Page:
Synchronised Swimming

The last couple of weeks have been a bit awesome, really. I’ve trained with a couple of very lovely ACTUAL OLYMPIANS and some awesome teams (I heart you, Romford HC and Ruislip Eagles). I’ve been given an ACTUAL OLYMPIAN’s training shirt and held an ACTUAL OLYMPIAN’s medal – dammit, an ACTUAL OLYMPIAN even shared a banana with me. I’ve been introduced to a brand new sport which I might even return to at some point in the future, and discovered that hockey is far less miserable than my inner teenager’s memory would have had me believe.

I’m starting to get a little greedy now, and I’m wondering how I’m going to top this. Even if Mark Foster replied to one of my tweets, I don’t think it would add any real value (sorry Mark, but where were you when I needed you, back in August?) at this stage. I might as well just get it out of the way – there are no Olympians in this week’s post. There, I said it.

I must also apologise for the absence of photos in this post. The thing about synchronised swimming is that it does tend to appeal to the pushy mothers of young children, and apparently, it’s just not cool to take photos of children in swimming pools. I thought it best not to object in strong terms to this fairly reasonable judgement.

I went into this week’s sport with a slightly heavy heart. My post-Olympian malaise hasn’t been helped by a couple of factors. For a start, sometimes there are certain sports that I just don’t want to try, and I didn’t want to try synchronised swimming. Even if the experience of being in a diving pool during my water polo challenge hadn’t scarred me for life, I had watched some of the Olympic synchronised swimming with my brother, last summer. I have never seen anything like it – they were doing the splits and backflips over each other in the water, and I’m sure when I’d watched it as a child it wasn’t such an impressive spectacle. “They just used to stick a leg in the air, or something, didn’t they?” my brother commented at the time.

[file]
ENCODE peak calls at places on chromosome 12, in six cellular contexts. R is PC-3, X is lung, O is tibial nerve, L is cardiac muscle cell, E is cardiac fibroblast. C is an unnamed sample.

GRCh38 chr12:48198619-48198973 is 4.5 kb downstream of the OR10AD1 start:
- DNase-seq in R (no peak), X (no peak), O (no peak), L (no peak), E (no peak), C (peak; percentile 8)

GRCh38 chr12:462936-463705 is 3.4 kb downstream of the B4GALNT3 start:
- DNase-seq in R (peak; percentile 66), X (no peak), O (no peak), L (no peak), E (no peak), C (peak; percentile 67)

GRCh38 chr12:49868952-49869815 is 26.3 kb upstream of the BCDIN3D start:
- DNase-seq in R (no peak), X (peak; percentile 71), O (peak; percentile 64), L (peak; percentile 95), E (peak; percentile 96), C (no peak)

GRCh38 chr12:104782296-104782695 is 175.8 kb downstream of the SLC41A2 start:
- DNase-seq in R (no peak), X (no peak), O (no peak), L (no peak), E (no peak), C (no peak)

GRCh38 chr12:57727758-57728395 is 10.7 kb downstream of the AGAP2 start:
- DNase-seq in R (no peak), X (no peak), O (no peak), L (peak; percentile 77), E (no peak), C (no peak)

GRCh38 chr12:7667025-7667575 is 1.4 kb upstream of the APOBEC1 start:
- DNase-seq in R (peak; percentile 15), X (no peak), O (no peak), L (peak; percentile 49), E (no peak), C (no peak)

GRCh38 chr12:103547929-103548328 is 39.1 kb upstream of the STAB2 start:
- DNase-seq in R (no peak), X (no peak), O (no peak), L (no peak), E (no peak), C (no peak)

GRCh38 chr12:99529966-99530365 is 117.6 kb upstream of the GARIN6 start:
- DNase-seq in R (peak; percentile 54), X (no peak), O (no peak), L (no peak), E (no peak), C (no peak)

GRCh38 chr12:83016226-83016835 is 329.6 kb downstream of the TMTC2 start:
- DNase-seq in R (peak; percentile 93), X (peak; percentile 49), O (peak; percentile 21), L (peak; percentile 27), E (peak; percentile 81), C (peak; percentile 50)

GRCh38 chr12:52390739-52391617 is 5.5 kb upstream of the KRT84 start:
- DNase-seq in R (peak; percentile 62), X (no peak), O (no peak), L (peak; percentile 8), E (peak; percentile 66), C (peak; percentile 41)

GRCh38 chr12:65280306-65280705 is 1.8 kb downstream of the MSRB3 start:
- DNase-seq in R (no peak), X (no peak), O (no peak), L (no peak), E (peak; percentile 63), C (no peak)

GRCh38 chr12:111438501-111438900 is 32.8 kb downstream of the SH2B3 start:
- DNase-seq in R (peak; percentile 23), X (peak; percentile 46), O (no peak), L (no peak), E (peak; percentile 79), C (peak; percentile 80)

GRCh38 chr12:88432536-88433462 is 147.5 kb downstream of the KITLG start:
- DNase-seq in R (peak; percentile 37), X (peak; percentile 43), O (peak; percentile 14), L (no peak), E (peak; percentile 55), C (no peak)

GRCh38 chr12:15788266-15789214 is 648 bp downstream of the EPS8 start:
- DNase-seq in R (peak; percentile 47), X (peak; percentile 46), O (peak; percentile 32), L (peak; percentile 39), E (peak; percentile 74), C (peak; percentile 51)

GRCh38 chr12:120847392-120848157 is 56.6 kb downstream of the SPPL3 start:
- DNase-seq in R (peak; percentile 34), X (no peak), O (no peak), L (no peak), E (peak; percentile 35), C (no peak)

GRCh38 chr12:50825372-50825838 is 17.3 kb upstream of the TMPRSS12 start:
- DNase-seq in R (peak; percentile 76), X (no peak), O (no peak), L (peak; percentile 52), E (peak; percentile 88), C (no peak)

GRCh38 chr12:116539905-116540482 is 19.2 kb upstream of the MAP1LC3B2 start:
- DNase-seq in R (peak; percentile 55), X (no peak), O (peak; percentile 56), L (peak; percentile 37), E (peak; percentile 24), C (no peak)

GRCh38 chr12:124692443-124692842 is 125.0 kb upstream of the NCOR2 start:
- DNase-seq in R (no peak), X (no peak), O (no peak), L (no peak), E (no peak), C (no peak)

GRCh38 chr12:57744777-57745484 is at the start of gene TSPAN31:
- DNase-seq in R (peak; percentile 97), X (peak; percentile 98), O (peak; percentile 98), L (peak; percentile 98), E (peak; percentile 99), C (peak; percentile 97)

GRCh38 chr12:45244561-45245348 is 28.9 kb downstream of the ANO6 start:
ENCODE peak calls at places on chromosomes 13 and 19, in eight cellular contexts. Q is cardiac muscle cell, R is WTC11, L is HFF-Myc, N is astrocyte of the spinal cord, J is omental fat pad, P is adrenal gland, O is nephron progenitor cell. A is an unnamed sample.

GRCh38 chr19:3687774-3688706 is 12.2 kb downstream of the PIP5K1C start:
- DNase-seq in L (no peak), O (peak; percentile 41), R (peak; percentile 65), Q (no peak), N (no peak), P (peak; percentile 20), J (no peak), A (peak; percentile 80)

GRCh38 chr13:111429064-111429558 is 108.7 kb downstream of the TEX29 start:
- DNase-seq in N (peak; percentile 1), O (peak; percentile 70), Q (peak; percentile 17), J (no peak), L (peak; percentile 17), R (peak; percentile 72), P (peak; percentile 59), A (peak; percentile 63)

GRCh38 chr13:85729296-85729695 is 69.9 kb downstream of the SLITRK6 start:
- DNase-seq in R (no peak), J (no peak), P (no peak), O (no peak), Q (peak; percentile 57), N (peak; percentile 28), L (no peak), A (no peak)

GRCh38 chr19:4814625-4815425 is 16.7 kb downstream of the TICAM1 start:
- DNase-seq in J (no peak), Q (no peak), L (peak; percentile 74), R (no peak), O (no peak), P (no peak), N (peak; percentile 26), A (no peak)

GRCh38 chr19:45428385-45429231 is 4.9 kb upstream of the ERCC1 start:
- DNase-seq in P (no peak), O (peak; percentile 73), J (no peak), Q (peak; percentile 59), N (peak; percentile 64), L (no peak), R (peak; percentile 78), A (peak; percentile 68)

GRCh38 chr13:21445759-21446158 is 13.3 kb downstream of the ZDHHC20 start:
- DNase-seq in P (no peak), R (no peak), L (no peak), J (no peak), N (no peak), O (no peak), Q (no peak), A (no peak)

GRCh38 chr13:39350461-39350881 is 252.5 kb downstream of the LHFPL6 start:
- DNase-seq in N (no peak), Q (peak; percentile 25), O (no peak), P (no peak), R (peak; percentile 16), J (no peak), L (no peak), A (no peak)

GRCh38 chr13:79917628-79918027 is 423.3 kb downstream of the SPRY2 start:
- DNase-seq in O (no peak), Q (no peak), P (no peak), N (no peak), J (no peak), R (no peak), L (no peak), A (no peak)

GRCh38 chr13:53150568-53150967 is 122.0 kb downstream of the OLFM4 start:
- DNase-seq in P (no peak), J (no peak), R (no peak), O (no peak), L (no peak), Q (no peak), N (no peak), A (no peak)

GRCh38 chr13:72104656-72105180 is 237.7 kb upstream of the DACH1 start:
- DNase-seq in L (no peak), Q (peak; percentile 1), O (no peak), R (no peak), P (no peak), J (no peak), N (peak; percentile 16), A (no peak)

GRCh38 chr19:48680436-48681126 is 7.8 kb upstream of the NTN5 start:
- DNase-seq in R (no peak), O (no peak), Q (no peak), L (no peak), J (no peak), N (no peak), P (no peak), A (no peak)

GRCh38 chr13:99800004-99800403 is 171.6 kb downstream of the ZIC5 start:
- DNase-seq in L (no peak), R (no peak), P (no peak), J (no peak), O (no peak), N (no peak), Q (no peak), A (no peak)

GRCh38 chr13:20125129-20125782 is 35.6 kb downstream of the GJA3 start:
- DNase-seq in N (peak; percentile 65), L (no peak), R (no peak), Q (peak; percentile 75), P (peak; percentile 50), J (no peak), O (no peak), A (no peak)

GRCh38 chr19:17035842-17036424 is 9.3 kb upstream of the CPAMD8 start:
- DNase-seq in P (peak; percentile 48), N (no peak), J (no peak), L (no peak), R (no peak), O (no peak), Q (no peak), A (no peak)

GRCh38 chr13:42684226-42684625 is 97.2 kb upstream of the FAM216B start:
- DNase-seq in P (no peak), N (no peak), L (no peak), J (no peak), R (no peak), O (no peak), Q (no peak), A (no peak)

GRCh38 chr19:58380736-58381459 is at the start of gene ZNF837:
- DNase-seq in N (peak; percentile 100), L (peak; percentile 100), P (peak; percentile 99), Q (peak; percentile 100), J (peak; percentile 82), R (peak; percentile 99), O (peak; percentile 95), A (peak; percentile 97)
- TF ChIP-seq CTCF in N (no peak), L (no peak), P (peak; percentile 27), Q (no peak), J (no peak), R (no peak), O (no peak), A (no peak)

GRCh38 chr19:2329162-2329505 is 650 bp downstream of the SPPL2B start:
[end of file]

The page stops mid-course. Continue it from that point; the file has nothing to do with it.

My synchro-based reticence is also related, in part, to the organisation of this event having been a total arse ache. I kept postponing, then I wouldn’t hear from the club for what felt like an age and would end up hounding the coach to the point that I started to feel like I was stalking her. The problem is, Seymour Synchro Swim School is one of only about two synchro clubs in London. Ok, so I didn’t want to try it, but there must be a million kids who like the idea of wearing ludicrous water-resistant make-up? I mean, there was a synchronised swimming club in HARWICH when I was growing up (I nearly joined – liked the idea of wearing ludicrous water-resistant make-up, you see – my life could have taken a very different direction). Why aren’t there more in London? Same old, same old, apparently. There aren’t enough diving pools, which are expensive to hire, and I’m told once again that the standard of swimming in British children is abysmal.

"Hiiiiiiiiiya!"

“Hiiiiiiiiiya!”

A synchronised swimming training session consists of two parts: an hour of body conditioning (that’s stretching, to you and me) and an hour and a half in the pool. The stretching part is fine and the coach even tells me at the end of the session, with a slightly surprised tone “you’re quite flexible actually – do you do pilates?” Boom! Yoga, actually. It’s nice to be trying a sport I’m not instantly crap at.

In the pool, however, I have to join the kid’s group. But the kids, it seems, are in the middle of learning a routine which is too complicated for me and the one other adult beginner. So we are to form our own very small, slightly dysfunctional group, in a no-man’s land between the kids and adults.